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Westward Ho avaliaçãos
Qualidade em um dia bom: 3.3
Consistência do surf: 3.2
Nível de dificuldade: 2.7
Windsurf e kite surf: 5.0
Multidões: 2.8

Overall: 3.7

Ver todas as 18 avaliações

Baseado em 6 votes. Vote


Surf Report Feed

Westward Ho Swell Statistics, Winter: Surf with Light or Offshore Winds

The rose diagram shows only the swells directed at Westward Ho that coincided with light winds or offshore conditions through a typical northern hemisphere winter. It is based on 7765 predictions, one every 3 hours. The direction of the spokes show where quality surf generating swell comes from. Five colours represent increasing wave sizes. Very small swells of less than 0.5m (1.5 feet) high are shown in blue. Green and yellow represent increasing swell sizes and largest swells greater than >3m (>10ft) are shown in red. In either graph, the area of any colour is proportional to how commonly that size swell happens.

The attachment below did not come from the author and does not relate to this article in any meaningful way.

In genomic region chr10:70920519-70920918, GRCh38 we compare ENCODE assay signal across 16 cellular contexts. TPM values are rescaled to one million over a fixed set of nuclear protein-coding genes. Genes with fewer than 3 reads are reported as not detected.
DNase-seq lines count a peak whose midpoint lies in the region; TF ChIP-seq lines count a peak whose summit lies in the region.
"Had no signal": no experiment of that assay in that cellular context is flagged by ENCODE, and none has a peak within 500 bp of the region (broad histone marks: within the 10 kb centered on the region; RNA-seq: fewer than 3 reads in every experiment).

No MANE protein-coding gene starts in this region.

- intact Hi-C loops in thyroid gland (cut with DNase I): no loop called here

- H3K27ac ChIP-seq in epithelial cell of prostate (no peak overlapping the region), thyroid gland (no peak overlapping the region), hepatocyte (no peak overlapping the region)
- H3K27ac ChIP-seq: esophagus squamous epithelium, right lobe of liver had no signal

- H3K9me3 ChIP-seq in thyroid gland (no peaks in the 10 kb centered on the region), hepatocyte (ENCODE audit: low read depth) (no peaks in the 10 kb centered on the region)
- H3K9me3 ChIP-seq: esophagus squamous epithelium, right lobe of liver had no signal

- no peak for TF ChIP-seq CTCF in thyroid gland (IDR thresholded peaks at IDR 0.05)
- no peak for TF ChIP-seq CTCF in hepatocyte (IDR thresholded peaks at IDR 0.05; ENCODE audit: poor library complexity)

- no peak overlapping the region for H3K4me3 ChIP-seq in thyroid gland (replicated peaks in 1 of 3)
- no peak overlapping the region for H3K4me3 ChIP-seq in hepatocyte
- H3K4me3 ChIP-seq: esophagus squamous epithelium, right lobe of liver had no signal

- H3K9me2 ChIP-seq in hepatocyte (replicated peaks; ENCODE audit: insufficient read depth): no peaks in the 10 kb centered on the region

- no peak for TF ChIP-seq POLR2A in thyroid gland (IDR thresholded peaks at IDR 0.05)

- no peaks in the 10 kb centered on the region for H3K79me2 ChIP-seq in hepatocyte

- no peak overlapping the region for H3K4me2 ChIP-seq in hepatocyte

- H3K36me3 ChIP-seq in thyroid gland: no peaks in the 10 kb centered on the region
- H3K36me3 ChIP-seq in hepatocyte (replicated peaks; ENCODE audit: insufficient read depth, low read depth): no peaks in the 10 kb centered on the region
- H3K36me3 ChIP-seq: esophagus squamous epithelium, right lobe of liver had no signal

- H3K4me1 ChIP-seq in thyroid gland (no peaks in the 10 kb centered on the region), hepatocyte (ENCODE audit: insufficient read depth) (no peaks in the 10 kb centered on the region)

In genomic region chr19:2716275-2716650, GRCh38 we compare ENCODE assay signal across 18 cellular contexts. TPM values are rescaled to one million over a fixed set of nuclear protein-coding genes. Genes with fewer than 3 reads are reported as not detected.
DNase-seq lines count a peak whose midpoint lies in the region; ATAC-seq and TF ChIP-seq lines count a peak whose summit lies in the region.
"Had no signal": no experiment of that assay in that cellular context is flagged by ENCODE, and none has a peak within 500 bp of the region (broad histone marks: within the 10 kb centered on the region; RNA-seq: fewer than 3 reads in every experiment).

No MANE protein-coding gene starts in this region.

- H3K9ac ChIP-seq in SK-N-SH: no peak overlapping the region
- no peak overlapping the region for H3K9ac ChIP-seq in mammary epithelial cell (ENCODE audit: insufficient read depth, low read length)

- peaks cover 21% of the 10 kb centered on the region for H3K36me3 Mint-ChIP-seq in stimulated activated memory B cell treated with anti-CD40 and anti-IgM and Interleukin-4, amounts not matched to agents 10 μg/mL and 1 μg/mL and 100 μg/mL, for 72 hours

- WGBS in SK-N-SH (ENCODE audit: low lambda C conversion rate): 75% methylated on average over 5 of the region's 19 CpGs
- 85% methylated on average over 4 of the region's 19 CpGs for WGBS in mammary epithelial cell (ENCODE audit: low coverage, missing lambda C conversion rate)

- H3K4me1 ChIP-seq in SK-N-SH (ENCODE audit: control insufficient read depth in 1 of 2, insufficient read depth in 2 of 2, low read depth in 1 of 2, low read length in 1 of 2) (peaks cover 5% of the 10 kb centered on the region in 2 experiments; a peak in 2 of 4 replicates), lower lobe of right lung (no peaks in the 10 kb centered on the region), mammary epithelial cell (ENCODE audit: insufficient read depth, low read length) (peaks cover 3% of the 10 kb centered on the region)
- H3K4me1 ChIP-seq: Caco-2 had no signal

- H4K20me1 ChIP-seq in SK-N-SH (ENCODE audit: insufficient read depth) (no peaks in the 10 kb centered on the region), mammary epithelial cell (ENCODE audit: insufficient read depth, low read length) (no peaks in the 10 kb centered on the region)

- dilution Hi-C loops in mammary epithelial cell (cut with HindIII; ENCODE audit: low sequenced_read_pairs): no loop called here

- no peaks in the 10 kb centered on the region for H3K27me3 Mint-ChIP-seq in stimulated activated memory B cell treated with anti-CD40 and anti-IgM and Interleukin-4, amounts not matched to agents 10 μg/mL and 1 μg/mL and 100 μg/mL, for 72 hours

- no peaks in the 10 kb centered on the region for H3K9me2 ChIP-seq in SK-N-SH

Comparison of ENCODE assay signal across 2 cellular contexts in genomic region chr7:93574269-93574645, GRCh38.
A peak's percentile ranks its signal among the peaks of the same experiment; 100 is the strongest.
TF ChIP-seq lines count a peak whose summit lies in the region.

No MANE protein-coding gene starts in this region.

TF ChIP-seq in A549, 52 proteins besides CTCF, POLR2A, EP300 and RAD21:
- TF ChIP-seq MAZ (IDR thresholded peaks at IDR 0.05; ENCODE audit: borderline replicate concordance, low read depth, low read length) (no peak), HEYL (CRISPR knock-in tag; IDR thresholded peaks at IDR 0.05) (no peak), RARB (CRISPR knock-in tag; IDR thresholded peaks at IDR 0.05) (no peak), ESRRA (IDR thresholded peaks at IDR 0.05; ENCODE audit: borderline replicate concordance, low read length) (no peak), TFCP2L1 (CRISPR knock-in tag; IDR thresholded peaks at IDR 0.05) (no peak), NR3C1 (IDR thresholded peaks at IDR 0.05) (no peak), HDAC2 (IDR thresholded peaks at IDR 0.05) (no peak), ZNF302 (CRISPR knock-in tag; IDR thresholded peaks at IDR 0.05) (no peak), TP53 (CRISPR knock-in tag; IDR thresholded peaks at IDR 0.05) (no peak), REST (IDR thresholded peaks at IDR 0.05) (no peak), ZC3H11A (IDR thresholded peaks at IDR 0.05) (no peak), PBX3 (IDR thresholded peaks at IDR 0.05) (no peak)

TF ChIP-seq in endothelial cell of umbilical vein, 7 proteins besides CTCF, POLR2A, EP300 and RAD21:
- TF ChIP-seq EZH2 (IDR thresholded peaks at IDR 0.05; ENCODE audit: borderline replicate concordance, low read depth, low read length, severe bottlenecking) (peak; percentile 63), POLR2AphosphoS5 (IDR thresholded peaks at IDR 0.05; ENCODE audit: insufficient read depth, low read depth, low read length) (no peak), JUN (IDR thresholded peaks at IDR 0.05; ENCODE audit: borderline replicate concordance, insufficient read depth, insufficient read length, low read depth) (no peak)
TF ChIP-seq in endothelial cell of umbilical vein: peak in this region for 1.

The diagram implies that the dominant swell direction, shown by the biggest spokes, was W, whereas the the most common wind blows from the WSW. The chart at the bottom shows the same thing but without direction information. For example, swells larger than 1.5 feet (0.5m) coincided with good wind conditions 9% of the time, equivalent to 8 days. Open sea swells exceeding >3m (>10ft) are unlikely to arise in a normal northern hemisphere winter but 3% of the time we expect swell in the range 2-3m (6.5-10ft) 3%, equivalent to (3 days). Taking into account the proportion of these swells that coincided with forecast offshore winds, and given the fact that Westward Ho is slightly protected from open water swells, we calculate that clean surf can be found at Westward Ho about 9% of the time and that surf is messed up by onshore wind 62% of the time. This is means that we expect 65 days with waves in a typical northern hemisphere winter, of which 8 days should be surfable.

IMPORTANT: Beta version feature! Swell heights are open water values from NWW3. There is no attempt to model near-shore effects. Coastal wave heights will generally be less, especially if the break does not have unobstructed exposure to the open ocean.